Adhika masa is inserted on an average about every 2.5 years in Indian calendar. The actual place of insertion may vary from 2 year and 3 months to up to 2 year and 10 months.
The gap between purely solar and purely lunar calendar increases by 10.88 (~11) days every year. Insertion of one Adhika masa, periodically adds 29.53 (on an average) days to the lunar calendar.
What this act of inserting ‘Adhika masa’ achieves is that the act aligns the specific point(s) of solar calendar (e.g. days of equinoxes, solstices, etc.) with that of ‘Median lunar Tithi’.
That is the best ‘an act of insertion of Adhika masa’ can do…but even more critical…it is the OPTIMUM it should do.
Anything else would result in over or under-correction.
This enables alignment between daily calendar that is lunar in nature (days, Tithi, Paksha, masa, which in turn are tracked easily with the visual observation of the phases and positions of the moon) with the key points of seasons (e.g. equinoxes and solstices).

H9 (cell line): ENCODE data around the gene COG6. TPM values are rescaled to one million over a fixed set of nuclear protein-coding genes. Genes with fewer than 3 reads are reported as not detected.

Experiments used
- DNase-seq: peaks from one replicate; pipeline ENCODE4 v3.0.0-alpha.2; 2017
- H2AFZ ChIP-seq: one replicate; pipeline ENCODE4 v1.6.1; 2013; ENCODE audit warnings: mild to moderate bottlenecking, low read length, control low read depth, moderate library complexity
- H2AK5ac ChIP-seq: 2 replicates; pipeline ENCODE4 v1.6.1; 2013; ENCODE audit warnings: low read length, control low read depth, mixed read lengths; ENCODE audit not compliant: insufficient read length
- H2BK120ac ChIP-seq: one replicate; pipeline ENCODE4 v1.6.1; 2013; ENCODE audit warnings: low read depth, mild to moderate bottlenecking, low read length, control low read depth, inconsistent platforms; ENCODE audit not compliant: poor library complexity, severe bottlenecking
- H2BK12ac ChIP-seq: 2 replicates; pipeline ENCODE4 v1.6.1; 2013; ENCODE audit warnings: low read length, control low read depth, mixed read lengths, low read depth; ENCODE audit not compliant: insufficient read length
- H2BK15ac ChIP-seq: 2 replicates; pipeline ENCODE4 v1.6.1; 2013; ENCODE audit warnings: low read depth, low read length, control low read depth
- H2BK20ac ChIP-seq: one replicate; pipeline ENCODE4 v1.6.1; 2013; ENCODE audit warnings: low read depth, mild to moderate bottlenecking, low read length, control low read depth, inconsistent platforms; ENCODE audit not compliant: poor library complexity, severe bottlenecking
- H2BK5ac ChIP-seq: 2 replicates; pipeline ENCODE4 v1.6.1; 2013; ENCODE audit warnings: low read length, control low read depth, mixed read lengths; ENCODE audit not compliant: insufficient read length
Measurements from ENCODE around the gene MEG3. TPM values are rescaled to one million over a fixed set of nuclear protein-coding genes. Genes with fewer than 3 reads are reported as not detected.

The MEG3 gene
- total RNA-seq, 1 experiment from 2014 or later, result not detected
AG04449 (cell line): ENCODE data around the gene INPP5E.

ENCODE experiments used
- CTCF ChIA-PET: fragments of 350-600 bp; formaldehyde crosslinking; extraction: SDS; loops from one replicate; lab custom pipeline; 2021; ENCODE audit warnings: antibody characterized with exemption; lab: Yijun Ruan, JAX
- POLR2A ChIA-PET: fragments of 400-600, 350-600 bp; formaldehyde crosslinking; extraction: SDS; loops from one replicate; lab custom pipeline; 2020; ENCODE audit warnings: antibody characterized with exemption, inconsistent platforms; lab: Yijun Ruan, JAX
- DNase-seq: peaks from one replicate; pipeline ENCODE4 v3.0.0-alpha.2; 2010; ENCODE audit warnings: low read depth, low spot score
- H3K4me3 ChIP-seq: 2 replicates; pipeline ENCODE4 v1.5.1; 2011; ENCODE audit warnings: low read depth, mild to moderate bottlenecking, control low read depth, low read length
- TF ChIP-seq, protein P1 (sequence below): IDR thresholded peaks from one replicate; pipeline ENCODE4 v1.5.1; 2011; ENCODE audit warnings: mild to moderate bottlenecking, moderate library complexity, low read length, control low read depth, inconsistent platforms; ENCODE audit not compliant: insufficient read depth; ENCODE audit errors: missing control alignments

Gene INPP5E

The arrangement works like a magic for at least a century and even up to few centuries.
Eventually, the shift in position of equinoxes and solstices, due to the phenomenon of ‘precession of equinoxes’ would be finite enough (over a period of 1000-3000 years) and the calendar would require mega-correction(s), e.g. The status of ‘first nakshatra’ was changed as required.
Ancient Indian literature is full of these ‘mega-corrections’.